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Town halls are rough? Not for Democrat Cantwell at health care town hall in Seattle

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SEATTLE — Sen. Maria Cantwell, D-Wash., held a town hall on health care Wednesday night attended by hundreds.

It was the first town hall the senator has hosted this year, but she promised it won’t be her last. Cantwell is up for re-election in 2018.

Some Republican members of Congress have faced yelling and catcalls from the public at town halls this year, but Cantwell’s was very mild.

The town hall event lasted for an hour and a half at Kane Hall on the University of Washington’s campus. The senator answered questions posed from the audience about health care concerns.

“In 2015 we both found ourselves unemployed, and so we went and bought our insurance on the open market,” said Bill Coburn, a town hall attendee.

Coburn said the Affordable Care Act worked for his family. “It was awesome! Was the premium a little bit high? Sure. Were the deductibles a little bit high? Sure,” he said.

ACA needs refining, he said, it does not need to be repealed and replaced.

"I know why the first GOP health care bill failed, it failed because of us," he said.

The congressional GOP health care plan is not the answer, said Coburn, and he is doing his part to let every one of his representatives know.

"I never really called on a daily basis, but I literally call (Congress) every day," he said.

Coburn said he calls his congressman, Dave Reichart, along with Cantwell. One of those calls, he said, was answered on Wednesday night when the senator hosted a long-awaited town hall.

"Thank you for coming tonight, it takes a lot of guts," said one man in the microphone before starting his question.

Concerns over the Republican 'repeal and replace' of the Affordable Care Act underlined the town hall. Many also asked what Washingtonians can expect to happen in the other Washington -- from Cantwell.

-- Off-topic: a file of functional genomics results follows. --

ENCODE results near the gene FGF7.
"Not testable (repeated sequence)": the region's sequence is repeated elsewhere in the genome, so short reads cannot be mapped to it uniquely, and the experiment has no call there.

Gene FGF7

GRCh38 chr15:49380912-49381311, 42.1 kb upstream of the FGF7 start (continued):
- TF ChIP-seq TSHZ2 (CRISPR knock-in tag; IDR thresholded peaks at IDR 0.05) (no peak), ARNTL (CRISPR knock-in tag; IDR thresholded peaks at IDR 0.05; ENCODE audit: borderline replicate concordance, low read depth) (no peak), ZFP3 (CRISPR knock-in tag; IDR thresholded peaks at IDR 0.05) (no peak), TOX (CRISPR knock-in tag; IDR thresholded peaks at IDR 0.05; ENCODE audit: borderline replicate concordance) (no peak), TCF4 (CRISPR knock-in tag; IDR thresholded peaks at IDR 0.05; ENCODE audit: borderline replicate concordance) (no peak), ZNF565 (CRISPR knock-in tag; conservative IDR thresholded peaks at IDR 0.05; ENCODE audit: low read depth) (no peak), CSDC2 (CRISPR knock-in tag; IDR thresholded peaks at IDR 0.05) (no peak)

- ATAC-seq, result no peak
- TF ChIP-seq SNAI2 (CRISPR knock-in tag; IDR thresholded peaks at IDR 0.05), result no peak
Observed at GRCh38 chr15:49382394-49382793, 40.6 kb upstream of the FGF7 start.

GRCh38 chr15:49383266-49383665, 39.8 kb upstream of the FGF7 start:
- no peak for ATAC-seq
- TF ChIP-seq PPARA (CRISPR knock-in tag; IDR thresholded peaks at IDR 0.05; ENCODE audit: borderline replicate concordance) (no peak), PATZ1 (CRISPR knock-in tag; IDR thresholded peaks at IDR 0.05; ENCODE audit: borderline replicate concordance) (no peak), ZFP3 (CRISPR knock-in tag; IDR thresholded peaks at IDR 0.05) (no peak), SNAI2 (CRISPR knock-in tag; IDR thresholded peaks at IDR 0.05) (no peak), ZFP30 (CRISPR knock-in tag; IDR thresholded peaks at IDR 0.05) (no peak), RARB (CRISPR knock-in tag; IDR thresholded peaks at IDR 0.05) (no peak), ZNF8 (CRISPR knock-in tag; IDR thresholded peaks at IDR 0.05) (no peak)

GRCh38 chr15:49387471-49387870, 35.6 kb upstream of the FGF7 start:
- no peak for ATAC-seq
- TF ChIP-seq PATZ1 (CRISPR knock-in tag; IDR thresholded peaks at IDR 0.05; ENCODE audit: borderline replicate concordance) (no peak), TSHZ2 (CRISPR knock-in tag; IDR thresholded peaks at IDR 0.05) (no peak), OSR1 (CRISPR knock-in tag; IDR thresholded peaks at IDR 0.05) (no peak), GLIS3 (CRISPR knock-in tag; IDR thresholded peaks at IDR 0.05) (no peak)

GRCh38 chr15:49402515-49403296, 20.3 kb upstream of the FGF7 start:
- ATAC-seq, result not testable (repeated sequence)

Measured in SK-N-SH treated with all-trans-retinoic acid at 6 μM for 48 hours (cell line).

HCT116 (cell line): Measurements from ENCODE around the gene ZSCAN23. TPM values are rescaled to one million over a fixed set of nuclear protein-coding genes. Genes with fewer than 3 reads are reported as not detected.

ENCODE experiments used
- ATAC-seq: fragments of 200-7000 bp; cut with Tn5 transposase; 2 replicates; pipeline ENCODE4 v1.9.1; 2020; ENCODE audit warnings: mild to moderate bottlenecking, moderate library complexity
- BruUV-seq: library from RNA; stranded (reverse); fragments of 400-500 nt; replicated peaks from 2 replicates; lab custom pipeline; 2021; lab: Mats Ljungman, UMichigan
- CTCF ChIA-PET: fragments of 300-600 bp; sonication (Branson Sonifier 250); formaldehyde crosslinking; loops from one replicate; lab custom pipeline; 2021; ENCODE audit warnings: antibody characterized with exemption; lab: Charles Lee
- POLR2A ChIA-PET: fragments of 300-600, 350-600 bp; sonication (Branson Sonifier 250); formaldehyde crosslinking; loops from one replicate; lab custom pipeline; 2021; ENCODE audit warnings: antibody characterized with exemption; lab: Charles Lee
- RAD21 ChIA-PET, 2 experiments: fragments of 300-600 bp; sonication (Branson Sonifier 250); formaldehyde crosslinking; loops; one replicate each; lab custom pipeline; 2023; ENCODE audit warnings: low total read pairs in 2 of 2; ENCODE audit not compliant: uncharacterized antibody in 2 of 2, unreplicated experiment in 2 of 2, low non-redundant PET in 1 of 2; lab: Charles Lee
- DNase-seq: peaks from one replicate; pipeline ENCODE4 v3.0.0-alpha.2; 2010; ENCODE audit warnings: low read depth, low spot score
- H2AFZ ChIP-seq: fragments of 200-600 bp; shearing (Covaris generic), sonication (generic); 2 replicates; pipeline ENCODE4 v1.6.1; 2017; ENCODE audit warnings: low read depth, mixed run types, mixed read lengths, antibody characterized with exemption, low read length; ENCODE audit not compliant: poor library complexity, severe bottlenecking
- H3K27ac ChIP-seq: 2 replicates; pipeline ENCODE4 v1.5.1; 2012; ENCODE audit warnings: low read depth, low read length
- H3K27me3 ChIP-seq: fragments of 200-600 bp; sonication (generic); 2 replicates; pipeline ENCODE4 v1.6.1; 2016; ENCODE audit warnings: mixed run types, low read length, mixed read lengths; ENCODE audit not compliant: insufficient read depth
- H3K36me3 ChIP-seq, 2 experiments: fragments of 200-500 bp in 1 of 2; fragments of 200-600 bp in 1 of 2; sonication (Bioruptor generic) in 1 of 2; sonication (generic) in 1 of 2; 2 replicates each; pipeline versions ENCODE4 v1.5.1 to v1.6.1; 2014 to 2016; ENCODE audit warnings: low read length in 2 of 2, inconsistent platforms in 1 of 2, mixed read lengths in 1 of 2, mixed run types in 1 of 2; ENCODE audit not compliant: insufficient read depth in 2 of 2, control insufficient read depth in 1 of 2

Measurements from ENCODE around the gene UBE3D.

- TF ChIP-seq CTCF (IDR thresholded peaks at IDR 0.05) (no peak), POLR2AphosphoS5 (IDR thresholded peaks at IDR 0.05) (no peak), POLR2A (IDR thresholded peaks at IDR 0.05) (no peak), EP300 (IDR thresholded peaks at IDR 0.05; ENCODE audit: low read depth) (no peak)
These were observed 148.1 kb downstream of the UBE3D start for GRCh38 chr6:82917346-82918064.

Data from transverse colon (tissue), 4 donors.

"How do we get to a bipartisan bill for health care?" asked one man.

"What are the non-negotiable elements of health care?" asked another woman.

"I think what we should do is go back and focus on the individual market and what are some of those challenges, and what we can do to fix that and quit beating up on Medicaid," replied the senator. When it comes to non-negotiables, the senator mentioned Planned Parenthood as a key part. She promised she will not defund the program, saying it's ridiculous how many times she has had to fight to stop it from happening.

"I know that what we’re doing is making a difference," said Coburn.

After the town hall, he said he will continue to call his representatives every day.  "I am not scared, I am determined. I am energized and I am determined," he said."

Cantwell has two more town hall events this week.

Net Neutrality Town Hall
On July 7th, Senator Cantwell will host FCC Commissioner Mignon Clyburn for a town hall discussion moderated by Michael Schutzler, CEO of the Washington Technology Industry Association, on how rolling back net neutrality protections will hurt internet users and Washington’s tech industry. The pair will answer questions about net neutrality and related issues and discuss a way forward. Recently, rules put in place during the Obama Administration protecting a free and open internet have come under attack.
Date: Friday, July 7, 2017
Time: 11:00 AM – 12:30 PM
Location: Town Hall Seattle

Town Hall
On July 8th, Senator Cantwell will answer questions from constituents on a variety of issues and discuss her work in the U.S. Senate.
Date: Saturday, July 8, 2017
Time: 11:00 AM – 12:30 PM
Location: TEC High School Gymnasium